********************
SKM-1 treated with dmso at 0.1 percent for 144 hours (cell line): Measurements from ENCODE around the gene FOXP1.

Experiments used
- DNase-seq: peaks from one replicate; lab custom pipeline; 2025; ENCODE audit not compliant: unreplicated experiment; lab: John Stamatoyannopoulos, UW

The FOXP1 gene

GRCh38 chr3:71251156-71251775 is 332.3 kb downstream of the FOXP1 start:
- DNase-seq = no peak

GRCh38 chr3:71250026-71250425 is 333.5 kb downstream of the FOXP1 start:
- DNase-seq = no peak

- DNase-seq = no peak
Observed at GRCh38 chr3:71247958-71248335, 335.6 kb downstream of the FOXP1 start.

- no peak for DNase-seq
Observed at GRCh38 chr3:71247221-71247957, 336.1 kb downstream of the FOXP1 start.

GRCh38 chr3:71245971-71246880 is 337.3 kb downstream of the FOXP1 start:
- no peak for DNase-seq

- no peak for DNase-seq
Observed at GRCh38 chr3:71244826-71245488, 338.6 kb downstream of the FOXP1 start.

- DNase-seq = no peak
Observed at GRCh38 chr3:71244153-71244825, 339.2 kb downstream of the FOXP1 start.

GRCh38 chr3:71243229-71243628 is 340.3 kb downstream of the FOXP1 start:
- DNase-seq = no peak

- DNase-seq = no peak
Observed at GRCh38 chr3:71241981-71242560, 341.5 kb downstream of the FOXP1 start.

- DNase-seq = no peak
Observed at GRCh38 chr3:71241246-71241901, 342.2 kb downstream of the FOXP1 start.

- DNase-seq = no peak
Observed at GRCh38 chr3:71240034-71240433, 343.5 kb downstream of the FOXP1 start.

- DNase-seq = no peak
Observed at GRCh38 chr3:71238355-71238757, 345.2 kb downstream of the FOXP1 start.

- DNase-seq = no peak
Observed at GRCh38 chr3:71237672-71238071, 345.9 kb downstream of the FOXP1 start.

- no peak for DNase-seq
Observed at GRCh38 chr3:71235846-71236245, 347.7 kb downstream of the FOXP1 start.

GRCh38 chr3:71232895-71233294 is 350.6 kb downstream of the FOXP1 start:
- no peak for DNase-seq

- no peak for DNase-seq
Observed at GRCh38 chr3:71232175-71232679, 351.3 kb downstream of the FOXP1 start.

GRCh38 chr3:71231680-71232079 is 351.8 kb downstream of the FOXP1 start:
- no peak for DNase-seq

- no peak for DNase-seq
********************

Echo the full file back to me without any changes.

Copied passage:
SKM-1 treated with dmso at 0.1 percent for 144 hours (cell line): Measurements from ENCODE around the gene FOXP1.

Experiments used
- DNase-seq: peaks from one replicate; lab custom pipeline; 2025; ENCODE audit not compliant: unreplicated experiment; lab: John Stamatoyannopoulos, UW

The FOXP1 gene

GRCh38 chr3:71251156-71251775 is 332.3 kb downstream of the FOXP1 start:
- DNase-seq = no peak

GRCh38 chr3:71250026-71250425 is 333.5 kb downstream of the FOXP1 start:
- DNase-seq = no peak

- DNase-seq = no peak
Observed at GRCh38 chr3:71247958-71248335, 335.6 kb downstream of the FOXP1 start.

- no peak for DNase-seq
Observed at GRCh38 chr3:71247221-71247957, 336.1 kb downstream of the FOXP1 start.

GRCh38 chr3:71245971-71246880 is 337.3 kb downstream of the FOXP1 start:
- no peak for DNase-seq

- no peak for DNase-seq
Observed at GRCh38 chr3:71244826-71245488, 338.6 kb downstream of the FOXP1 start.

- DNase-seq = no peak
Observed at GRCh38 chr3:71244153-71244825, 339.2 kb downstream of the FOXP1 start.

GRCh38 chr3:71243229-71243628 is 340.3 kb downstream of the FOXP1 start:
- DNase-seq = no peak

- DNase-seq = no peak
Observed at GRCh38 chr3:71241981-71242560, 341.5 kb downstream of the FOXP1 start.

- DNase-seq = no peak
Observed at GRCh38 chr3:71241246-71241901, 342.2 kb downstream of the FOXP1 start.

- DNase-seq = no peak
Observed at GRCh38 chr3:71240034-71240433, 343.5 kb downstream of the FOXP1 start.

- DNase-seq = no peak
Observed at GRCh38 chr3:71238355-71238757, 345.2 kb downstream of the FOXP1 start.

- DNase-seq = no peak
Observed at GRCh38 chr3:71237672-71238071, 345.9 kb downstream of the FOXP1 start.

- no peak for DNase-seq
Observed at GRCh38 chr3:71235846-71236245, 347.7 kb downstream of the FOXP1 start.

GRCh38 chr3:71232895-71233294 is 350.6 kb downstream of the FOXP1 start:
- no peak for DNase-seq

- no peak for DNase-seq
Observed at GRCh38 chr3:71232175-71232679, 351.3 kb downstream of the FOXP1 start.

GRCh38 chr3:71231680-71232079 is 351.8 kb downstream of the FOXP1 start:
- no peak for DNase-seq

- no peak for DNase-seq